“We don’t believe that anything constructive would come out of this,” says Foyle. “We can read between the lines. The sit down was not happening for the right reasons.”

Foyle says IATSE would be willing to start discussions with Delta when the large LGBT nonprofit shows a desire to use some union stagehands for one of their events.

“This is what we do, and we do it right here in the Cultural District,” he says. “We support [LGBT] efforts. It would be nice if [Delta] included us.”

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Wednesday, October 28, 2015

Posted By on Wed, Oct 28, 2015 at 4:50 PM

A year after the release of his critically-acclaimed Cadillactica, Big K.R.I.T. returned this month with a surprise mixtape called It’s Better This Way. The cover, drawn by Eric Bailey, shows a cartoon K.R.I.T. standing at a crossroads. It’s classic fork-in-the-road stuff; Mordor vs the Shire, the road on the left gloomy and desolate, the other sunny, blue-skied and cartoonishly green (it is a cartoon). Signs pointing to the left say Regular, Follower, Ordinary, Pressure. Pointing to the right, a sign reads: It’s Better This Way. Seems like a no-brainer.

click to enlarge Big K.R.I.T. - ANDREW LITTEN
Andrew Litten
Big K.R.I.T.
Ambitious people don’t usually tout the “easy road”, nor do they celebrate it with cover art, but as Big K.R.I.T. explained to CP, the sunshine here isn’t about process, it’s about results. With this mixtape, the 29-year-old is shrugging off expectations and arguing that he’s better off, and we as his audience are too, when he does things his own way. Okay, granted, that’s pretty vanilla as far as revelations go, but it’s an internal one for K.R.I.T., and the external results sell the point. It’s a solid mixtape, far better than it needs to be, and a good indication of what to expect from him down the road.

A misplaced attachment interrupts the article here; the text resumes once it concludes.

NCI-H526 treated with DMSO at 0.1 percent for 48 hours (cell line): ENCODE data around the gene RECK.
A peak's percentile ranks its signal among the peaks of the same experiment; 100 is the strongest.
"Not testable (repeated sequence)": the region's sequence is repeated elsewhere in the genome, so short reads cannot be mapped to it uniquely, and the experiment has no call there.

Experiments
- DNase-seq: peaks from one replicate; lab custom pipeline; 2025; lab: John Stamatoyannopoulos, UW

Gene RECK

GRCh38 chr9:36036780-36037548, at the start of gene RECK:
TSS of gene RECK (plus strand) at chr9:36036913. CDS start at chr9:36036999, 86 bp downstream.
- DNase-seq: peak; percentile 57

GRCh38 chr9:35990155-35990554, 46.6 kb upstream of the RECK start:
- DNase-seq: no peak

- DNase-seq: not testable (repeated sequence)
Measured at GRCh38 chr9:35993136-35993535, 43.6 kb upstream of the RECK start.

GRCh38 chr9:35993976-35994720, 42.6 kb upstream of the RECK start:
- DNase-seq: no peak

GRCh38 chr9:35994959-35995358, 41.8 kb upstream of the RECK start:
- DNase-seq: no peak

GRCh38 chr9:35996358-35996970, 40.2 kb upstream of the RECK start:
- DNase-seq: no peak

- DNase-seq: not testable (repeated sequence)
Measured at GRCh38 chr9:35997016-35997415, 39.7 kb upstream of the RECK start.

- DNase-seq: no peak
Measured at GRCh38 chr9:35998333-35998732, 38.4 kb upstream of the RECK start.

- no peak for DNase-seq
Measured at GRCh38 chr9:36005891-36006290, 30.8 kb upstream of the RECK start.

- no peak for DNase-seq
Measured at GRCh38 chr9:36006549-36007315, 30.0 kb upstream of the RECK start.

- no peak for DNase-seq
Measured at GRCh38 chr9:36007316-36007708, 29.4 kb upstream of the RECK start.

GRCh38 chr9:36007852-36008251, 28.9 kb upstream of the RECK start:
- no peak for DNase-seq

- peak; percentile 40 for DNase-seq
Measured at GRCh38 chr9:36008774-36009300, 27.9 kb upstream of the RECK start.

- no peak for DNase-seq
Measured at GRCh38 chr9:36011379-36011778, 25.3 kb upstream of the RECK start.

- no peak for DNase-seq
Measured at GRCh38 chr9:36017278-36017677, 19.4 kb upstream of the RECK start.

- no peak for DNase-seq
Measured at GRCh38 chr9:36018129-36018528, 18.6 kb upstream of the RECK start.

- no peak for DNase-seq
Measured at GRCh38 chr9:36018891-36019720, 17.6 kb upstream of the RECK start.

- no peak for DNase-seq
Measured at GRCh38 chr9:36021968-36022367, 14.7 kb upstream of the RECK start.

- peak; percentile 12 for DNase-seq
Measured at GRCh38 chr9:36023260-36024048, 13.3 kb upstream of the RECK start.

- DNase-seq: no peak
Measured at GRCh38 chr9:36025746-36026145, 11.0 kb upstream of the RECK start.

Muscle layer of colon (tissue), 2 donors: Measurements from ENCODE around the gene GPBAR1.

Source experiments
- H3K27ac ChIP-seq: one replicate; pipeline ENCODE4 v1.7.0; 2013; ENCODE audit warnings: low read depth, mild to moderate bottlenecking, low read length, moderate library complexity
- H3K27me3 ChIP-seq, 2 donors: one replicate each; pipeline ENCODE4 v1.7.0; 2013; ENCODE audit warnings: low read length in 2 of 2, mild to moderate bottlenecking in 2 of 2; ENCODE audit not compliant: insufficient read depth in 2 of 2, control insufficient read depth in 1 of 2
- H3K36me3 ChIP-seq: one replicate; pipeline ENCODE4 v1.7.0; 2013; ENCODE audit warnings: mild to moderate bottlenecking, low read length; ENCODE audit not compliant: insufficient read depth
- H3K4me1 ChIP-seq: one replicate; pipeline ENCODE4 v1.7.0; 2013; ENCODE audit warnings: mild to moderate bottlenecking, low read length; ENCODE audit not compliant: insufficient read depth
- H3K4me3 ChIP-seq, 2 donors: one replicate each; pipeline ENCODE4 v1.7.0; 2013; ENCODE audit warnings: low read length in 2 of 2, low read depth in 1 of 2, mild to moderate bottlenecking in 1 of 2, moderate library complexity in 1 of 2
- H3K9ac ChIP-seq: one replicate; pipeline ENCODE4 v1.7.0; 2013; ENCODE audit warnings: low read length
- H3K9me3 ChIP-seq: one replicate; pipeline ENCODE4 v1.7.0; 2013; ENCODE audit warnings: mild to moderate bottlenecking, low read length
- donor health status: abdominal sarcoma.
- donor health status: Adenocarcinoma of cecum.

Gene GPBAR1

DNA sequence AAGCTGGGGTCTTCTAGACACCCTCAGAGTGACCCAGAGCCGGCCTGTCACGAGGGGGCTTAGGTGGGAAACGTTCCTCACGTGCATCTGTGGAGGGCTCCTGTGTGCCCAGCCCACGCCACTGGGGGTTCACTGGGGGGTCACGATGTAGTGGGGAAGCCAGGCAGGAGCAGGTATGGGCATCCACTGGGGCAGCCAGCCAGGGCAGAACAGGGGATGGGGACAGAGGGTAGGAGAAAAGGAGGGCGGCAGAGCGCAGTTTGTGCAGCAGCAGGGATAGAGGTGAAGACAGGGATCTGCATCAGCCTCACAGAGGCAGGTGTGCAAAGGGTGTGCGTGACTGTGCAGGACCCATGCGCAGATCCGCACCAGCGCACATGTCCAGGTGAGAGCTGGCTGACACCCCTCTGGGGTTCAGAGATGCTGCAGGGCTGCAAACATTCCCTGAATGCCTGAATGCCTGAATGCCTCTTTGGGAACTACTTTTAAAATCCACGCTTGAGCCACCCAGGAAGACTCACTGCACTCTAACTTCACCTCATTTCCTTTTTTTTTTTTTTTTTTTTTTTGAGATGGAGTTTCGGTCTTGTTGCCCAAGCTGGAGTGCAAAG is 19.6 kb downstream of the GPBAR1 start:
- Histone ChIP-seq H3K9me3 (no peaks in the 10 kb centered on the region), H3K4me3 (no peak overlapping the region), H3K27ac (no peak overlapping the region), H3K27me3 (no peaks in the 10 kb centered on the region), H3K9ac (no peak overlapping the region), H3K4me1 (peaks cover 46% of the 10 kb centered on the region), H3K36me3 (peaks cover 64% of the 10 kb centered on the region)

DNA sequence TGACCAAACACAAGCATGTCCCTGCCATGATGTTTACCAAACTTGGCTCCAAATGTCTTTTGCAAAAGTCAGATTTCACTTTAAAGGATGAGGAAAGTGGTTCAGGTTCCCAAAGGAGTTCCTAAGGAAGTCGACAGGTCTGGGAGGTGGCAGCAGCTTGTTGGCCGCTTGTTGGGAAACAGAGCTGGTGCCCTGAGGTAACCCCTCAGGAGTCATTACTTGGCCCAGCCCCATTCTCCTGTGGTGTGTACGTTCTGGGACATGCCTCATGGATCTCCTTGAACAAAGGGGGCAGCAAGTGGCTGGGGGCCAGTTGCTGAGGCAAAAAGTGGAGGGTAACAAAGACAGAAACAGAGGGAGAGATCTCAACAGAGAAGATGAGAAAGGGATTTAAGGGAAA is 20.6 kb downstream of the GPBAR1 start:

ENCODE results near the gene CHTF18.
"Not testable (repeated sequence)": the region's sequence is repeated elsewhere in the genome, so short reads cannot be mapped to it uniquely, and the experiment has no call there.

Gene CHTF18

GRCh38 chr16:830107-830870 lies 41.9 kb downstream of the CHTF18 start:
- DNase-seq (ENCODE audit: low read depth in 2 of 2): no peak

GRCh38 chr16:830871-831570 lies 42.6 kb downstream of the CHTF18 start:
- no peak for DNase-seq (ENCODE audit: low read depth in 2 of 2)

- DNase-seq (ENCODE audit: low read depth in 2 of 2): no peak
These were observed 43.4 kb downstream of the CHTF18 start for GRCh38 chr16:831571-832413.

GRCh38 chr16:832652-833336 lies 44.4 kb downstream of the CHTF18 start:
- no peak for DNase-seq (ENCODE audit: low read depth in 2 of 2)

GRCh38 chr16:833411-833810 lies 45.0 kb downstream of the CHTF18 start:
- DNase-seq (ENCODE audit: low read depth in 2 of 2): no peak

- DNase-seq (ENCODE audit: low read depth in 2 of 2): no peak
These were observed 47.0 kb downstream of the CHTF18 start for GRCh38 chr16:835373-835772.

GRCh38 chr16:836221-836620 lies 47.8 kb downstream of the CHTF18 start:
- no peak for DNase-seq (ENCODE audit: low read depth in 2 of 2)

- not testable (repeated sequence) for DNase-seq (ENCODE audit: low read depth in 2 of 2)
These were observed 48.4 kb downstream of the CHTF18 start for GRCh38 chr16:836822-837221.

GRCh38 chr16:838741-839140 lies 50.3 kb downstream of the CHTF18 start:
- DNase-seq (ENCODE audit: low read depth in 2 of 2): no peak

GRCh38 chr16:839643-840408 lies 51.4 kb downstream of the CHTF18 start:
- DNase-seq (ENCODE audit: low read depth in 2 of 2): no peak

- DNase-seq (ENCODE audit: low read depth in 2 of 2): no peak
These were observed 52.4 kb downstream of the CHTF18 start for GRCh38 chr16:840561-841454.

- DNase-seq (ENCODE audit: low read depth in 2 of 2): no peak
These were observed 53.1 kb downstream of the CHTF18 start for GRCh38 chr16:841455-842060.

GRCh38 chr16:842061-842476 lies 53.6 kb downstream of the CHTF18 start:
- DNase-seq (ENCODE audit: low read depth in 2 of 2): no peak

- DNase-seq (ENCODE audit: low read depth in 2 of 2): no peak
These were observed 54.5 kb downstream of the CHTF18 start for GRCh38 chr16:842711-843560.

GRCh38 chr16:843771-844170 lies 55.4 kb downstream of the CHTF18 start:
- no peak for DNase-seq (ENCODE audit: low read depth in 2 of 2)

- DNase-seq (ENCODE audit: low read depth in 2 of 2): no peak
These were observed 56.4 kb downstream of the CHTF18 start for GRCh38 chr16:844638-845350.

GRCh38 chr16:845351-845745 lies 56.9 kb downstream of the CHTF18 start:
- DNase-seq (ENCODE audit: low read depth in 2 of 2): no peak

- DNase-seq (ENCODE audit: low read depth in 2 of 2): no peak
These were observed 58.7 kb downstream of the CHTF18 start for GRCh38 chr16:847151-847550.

With another release scheduled for next month (more about that later) and a 39 – city tour hitting Mr. Smalls tomorrow, City Paper caught up with Big K.R.I.T. in Atlanta via phone while he prepped for the road.

How do you spend the days leading up to a big tour?

Normally just try to relax, enjoy my house. You know trying to mentally prepare myself to really just put on the best show I possibly can, every day. And then rehearsals every day up until that point too because I’m definitely gonna be performing a lot of new content, so just wanna make sure everything’s perfectly tight and put together as far as creating a experience for the people. That’s really what’s going on. The last two days I try to make sure I got my wardrobe right and everything’s cleaned up with the house. Laundry, that’s what’s going on.

What’s the idea behind the title and cover art for It’s Better This Way?

For me, it’s just about always wanting to go with my good instinct musically. And when it comes to my projects, the music I create, normally not doing what everybody else is doing.

It was always better for me to go the way that I felt internally, that fit my personality, talking about my journey and where I would like to go musically. So It’s Better This Way is just me kinda relating to the people that the way I do music, the way I put out music, how I am creatively, is just better for me as a person and a musician. And once you sit down and listen to it, you’ll really understand “oh okay, it’s better to get this kind of music from K.R.I.T., you’re not gonna get it from anybody else, not this kinda music.”